When most people hear “the scientific method,” their faces glaze over and memories of middle school chemistry class and dissecting frogs come to mind. There is certainly no one in my inner circle who associates the phrase with music! But if we seek its principles in music, then we find an amazing connection because music is filled with logical thought processes!
By Justin R. Hansen
In the 90’s and the turn of the century, it seemed that any person you met knew whether they were left- or right-brained. They either felt that they strongly exhibited the traits of one half or they had taken a “test” to help them figure it out; just for fun, here’s a good one: http://testyourself.psychtests.com/bin/transfer
By Kate MacKenzie
You never know what doors will open for you as a musician. I’ve been lucky enough to have the opportunity to travel worldwide with my bassoon as early as middle school. It is amazing how music can cross all language and cultural divides; it allows us to share a fundamental human experience with all sorts of people. This has been such a special perk of being a musician that I did not expect as a child when I first began music lessons.
By Nathan Straub
When I first began learning how to sing, my imagination was limited in understanding what the voice was capable of doing. In fact, like most people I believed that great singers were born with skill and everybody else made due with mediocrity. As I later learned at college, this is simply not the case.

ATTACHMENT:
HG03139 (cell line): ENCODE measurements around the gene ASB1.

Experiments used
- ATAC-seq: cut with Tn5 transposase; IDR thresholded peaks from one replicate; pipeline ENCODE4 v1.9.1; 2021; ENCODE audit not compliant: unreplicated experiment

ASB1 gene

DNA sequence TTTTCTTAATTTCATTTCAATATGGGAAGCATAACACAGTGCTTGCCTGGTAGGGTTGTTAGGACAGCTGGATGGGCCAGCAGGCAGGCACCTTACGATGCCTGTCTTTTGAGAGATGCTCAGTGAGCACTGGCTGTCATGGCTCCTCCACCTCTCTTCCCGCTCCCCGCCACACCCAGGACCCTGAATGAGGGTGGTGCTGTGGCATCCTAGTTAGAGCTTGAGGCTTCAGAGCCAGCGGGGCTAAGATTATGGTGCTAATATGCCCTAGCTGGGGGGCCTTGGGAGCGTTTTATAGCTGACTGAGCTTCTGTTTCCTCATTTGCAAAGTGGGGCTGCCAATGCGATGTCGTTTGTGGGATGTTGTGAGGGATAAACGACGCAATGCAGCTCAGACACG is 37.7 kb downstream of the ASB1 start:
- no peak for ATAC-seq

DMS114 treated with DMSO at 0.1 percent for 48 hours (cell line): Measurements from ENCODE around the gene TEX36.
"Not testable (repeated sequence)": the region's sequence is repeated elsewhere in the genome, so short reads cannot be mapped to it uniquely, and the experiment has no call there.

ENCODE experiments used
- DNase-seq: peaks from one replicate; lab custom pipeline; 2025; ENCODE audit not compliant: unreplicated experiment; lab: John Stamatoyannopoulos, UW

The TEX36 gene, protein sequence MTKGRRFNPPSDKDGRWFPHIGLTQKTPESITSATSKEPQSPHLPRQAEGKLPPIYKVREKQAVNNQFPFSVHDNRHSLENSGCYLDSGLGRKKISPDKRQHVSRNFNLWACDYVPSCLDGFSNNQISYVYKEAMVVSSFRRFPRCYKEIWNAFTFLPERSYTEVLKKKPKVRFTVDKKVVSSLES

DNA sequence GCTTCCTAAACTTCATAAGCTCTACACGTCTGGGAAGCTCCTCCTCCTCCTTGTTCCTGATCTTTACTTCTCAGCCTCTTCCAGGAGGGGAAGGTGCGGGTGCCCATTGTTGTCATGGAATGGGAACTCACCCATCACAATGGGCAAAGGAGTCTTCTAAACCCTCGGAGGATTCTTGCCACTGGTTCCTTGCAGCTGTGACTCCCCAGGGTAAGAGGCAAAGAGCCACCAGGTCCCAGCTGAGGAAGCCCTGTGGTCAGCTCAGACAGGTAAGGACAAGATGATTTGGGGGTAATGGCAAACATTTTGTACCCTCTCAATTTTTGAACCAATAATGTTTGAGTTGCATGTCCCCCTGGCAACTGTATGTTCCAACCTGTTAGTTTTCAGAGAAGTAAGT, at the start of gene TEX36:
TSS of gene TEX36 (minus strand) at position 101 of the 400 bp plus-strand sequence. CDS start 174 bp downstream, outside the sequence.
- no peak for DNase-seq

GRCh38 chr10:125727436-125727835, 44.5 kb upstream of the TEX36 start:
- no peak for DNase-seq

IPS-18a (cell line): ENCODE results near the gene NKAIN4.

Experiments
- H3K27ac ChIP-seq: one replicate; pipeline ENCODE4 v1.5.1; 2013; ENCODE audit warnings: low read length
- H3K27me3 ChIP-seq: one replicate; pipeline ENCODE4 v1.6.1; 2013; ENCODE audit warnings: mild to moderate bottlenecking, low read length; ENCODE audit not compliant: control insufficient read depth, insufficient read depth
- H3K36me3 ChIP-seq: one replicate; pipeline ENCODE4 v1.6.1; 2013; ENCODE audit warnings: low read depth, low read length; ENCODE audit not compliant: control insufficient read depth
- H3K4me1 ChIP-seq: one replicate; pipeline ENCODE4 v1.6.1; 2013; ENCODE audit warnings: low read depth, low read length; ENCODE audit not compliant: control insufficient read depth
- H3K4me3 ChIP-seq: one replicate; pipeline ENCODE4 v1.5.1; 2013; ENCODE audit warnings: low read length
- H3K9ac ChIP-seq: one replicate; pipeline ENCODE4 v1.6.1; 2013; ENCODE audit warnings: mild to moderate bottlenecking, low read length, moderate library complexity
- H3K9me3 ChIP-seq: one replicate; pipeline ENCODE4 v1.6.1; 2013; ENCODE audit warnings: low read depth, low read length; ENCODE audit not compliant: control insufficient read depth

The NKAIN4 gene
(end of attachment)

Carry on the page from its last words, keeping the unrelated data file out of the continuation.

All throughout college, and at no fault to my incredible voice teacher, I struggled with my voice. It was too small, couldn’t sing big enough high notes, and wouldn’t last longer than a few songs before wimping out. While I was practicing late one evening, I had a crazy thought. What if people who had naturally beautiful voices were just used to using their voices the right way, and everybody else had it wrong to start with? What if beautiful singers were told from day one that their natural voices were beautiful, and so they didn’t need to worry about sounding “bad.”
By Kate MacKenzie
One of my youngest piano students inspired the topic of this month’s blog post about a very important musician and composer named Clara Schumann (1819-1896). Her husband, Robert Schumann, was a very prominent composer of the time. However, Clara’s work and talent went largely unnoticed because it was believed that women should not compose music, nor should they perform publicly. Though she was heavily supported in her musical education on the piano (she was considered a child prodigy), she was expected to focus on her homelife once she was married.